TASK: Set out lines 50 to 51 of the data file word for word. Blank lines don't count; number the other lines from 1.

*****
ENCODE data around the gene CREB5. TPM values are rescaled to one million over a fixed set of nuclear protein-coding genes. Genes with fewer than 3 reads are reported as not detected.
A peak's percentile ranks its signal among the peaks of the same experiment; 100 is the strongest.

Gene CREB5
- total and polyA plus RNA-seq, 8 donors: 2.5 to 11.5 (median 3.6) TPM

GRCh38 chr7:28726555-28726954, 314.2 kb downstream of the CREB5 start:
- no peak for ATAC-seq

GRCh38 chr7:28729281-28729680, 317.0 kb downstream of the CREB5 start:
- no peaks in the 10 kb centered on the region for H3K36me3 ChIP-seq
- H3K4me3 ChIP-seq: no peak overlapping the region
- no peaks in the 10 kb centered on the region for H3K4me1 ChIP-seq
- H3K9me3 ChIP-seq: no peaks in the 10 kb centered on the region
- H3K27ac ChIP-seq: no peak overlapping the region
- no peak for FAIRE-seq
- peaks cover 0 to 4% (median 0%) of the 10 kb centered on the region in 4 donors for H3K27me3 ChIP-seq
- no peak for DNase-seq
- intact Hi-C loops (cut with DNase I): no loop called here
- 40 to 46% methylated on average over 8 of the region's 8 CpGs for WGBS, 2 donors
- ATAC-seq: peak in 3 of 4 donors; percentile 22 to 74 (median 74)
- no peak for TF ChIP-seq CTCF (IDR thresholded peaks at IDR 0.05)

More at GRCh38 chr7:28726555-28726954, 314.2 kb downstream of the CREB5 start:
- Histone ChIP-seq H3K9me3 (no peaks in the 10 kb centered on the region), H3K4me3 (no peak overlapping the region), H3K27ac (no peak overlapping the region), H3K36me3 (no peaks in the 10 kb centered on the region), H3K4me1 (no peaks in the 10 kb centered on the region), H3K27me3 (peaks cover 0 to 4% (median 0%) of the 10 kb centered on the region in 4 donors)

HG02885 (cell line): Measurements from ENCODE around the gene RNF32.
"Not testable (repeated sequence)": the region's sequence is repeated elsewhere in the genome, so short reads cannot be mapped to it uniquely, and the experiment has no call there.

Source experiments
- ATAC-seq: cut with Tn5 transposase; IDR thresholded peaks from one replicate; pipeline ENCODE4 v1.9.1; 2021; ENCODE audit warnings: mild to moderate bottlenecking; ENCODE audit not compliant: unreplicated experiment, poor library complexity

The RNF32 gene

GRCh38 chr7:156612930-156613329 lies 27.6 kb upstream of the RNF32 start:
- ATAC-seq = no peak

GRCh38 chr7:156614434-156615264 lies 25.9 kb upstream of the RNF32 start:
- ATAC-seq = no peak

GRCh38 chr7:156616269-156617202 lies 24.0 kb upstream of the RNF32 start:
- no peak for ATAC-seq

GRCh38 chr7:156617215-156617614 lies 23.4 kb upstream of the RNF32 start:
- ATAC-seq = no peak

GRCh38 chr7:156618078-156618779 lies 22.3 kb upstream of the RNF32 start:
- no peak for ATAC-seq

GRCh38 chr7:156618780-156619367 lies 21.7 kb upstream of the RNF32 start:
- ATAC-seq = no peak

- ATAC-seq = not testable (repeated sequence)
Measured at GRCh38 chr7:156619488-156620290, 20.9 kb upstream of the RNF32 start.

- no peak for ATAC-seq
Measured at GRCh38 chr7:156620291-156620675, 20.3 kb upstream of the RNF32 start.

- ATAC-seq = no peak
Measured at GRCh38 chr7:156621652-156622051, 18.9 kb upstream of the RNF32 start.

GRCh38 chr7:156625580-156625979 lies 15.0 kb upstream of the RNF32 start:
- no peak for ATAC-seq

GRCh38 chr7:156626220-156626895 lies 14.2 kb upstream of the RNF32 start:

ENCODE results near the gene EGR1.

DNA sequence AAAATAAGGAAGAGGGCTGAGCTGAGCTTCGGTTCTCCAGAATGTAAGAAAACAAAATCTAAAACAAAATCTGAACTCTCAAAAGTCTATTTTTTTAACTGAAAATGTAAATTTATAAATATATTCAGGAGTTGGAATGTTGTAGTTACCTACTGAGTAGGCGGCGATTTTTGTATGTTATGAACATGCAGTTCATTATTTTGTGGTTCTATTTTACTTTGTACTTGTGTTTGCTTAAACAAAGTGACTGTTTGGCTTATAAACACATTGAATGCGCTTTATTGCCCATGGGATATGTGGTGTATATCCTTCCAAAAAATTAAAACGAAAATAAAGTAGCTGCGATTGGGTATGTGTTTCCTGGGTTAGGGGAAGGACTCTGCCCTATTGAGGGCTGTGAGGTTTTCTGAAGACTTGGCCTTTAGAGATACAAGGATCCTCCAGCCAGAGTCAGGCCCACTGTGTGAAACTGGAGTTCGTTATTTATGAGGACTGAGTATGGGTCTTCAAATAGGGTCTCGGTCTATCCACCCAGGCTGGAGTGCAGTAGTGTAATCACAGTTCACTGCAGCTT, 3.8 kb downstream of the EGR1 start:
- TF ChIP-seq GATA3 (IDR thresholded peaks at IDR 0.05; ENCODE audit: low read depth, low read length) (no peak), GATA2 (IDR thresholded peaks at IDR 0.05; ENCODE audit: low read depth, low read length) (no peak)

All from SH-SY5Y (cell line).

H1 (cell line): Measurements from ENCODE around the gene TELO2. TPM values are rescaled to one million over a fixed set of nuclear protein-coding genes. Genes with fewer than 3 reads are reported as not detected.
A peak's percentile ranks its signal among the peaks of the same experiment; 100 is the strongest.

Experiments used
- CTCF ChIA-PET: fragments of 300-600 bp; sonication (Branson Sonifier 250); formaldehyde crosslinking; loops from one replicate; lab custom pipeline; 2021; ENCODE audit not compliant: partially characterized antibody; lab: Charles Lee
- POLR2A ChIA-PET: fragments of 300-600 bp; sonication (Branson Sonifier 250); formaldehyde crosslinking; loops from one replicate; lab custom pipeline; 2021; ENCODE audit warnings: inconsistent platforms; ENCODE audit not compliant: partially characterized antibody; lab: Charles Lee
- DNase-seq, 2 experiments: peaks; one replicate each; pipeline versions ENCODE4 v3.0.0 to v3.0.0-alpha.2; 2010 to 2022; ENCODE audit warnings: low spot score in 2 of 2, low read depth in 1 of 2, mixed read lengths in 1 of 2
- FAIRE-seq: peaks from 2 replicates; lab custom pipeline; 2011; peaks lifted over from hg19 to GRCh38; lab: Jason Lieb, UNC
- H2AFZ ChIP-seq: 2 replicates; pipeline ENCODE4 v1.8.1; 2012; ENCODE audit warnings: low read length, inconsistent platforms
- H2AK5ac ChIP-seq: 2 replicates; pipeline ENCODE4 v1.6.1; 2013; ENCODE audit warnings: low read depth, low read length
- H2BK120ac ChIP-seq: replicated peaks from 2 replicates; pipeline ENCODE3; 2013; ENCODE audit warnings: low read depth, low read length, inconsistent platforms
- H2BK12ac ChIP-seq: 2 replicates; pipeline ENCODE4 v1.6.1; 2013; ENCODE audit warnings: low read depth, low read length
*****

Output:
- TF ChIP-seq GATA3 (IDR thresholded peaks at IDR 0.05; ENCODE audit: low read depth, low read length) (no peak), GATA2 (IDR thresholded peaks at IDR 0.05; ENCODE audit: low read depth, low read length) (no peak)

All from SH-SY5Y (cell line).